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Dunkley appeals to escaped prisoner to turn himself in

A man who bolted out of Magistrates' Court on Friday after being sentenced to ten days in jail is still on the run.

Howard Ascento, of Smith's, was able to flee the building after being sentenced for driving while disqualified.

The 25-year-old was chased by a police officer but managed to outrun her and slip through security officers protecting the main entrance.

A police spokesman this afternoon confirmed that Ascento remained at large and that a police search was continuing. The spokesman also advised that Ascento is not regarded as a threat to the public.

“Anyone with any information on the whereabouts of Mr Ascento is encouraged to contact the main police telephone number 295-0011 at the earliest opportunity,” the spokesman said.

“The public is reminded that harbouring a fugitive is an offence punishable under the law.”

Last night Public Safety Minister Michael Dunkley issued a personal appeal to Ascento to turn himself in.

And he suggested that police should carry out a review of security at the building so that “any gaps can be plugged”.

“I was very surprised to learn what happened in court on Friday, particularly considering this was a relatively minor matter,” Mr Dunkley said.

“At this time our first concern has to be that this man is apprehended. Although he does not represent a threat to the public, it is important that justice is done.

“This is a young individual who probably had a rush of blood. He did something illogical and turned it into a much more serious situation than it was, and he probably regrets that now.

“But now is the time to do the right thing, to stand up and face the consequences of his actions. He's a young person and can still turn around his life if he faces up to the challenge that he has. We all make silly mistakes but the challenge is to face those head on.”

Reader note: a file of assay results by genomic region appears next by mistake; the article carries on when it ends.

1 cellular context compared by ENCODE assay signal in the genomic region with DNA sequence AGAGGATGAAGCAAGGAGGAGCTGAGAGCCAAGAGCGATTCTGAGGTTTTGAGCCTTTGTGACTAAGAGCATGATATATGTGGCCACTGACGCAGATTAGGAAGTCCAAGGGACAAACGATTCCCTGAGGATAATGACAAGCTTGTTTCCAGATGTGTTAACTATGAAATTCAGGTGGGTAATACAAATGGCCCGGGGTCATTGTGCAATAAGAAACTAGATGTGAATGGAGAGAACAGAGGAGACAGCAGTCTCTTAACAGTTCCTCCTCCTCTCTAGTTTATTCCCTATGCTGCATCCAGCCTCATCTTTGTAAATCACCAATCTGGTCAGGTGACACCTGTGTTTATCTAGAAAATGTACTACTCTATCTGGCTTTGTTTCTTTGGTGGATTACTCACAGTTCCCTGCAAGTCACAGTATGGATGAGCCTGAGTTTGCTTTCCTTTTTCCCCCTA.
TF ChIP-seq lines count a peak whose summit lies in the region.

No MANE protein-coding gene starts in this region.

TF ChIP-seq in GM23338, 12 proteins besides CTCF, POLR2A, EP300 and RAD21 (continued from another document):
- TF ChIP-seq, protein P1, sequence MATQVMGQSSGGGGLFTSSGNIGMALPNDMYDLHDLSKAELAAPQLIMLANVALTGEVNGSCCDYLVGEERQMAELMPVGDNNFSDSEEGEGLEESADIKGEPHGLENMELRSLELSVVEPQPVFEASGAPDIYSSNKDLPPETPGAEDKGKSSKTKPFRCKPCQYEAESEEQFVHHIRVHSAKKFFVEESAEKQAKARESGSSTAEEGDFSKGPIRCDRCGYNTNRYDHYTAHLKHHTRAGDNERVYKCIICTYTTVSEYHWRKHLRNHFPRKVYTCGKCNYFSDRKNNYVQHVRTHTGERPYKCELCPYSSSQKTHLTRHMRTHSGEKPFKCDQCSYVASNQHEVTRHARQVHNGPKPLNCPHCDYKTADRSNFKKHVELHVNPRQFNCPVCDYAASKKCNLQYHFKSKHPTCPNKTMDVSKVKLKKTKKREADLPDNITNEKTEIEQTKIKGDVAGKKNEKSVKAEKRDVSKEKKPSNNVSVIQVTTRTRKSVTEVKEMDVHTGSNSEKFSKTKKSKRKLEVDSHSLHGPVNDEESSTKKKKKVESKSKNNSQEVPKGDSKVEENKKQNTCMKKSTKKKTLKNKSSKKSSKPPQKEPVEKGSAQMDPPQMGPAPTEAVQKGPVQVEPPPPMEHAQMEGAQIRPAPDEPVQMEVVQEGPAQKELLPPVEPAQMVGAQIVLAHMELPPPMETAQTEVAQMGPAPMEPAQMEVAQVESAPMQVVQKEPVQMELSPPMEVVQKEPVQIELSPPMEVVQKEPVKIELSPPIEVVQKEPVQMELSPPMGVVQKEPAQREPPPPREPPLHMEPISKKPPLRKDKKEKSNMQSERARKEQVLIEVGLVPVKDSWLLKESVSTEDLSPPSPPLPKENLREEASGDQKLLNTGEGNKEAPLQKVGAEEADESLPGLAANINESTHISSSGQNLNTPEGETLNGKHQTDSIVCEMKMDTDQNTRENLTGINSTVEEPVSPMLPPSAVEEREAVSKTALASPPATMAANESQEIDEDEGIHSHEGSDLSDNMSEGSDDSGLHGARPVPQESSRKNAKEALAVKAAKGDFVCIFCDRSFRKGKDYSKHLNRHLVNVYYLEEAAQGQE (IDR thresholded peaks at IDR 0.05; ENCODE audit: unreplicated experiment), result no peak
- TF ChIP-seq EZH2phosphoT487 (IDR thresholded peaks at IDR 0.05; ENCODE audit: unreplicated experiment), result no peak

Asked about a review of potential security lapses at the building, Mr Dunkley said that police would have to review the matter.

“It's my understanding that, once a person is sentenced, they are turned over to the police, and I'm sure the police will be looking into this matter to see how it was allowed to occur, but I think that is a question best left to them,” he said.

“People are very concerned about crime and safety in general, but one of the things I want to make sure we get right is the balance between making sure justice is done and people are protected, with costs involved.”

Shadow Public Safety Minister Michael Scott echoed that view, pointing out that escapes are extremely rare.

“Security in Bermuda's Courts was improved as a direct response to the spike in violent crime many years ago,” Mr Scott said.

“It came with the policy to make the court environment safe and secure for judges, staff and the public, during appearances of any accused, particularly during high profile cases.

“The security improvements have worked very well and Bermudian staff and security details at the doors of all of our courts have done a very good job in effecting their mandate.

“The Ascento incident, while noted and regretted, is not common and a first of escaping from court precincts. It will, I am sure, prove a learning experience, resulting in those delivering court security looking at prevention models. This would be the appropriate security response.”

Minister of Public Safety Michael Dunkley (Photo by Akil Simmons)

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Published September 08, 2013 at 4:51 pm (Updated September 09, 2013 at 10:49 am)

Dunkley appeals to escaped prisoner to turn himself in

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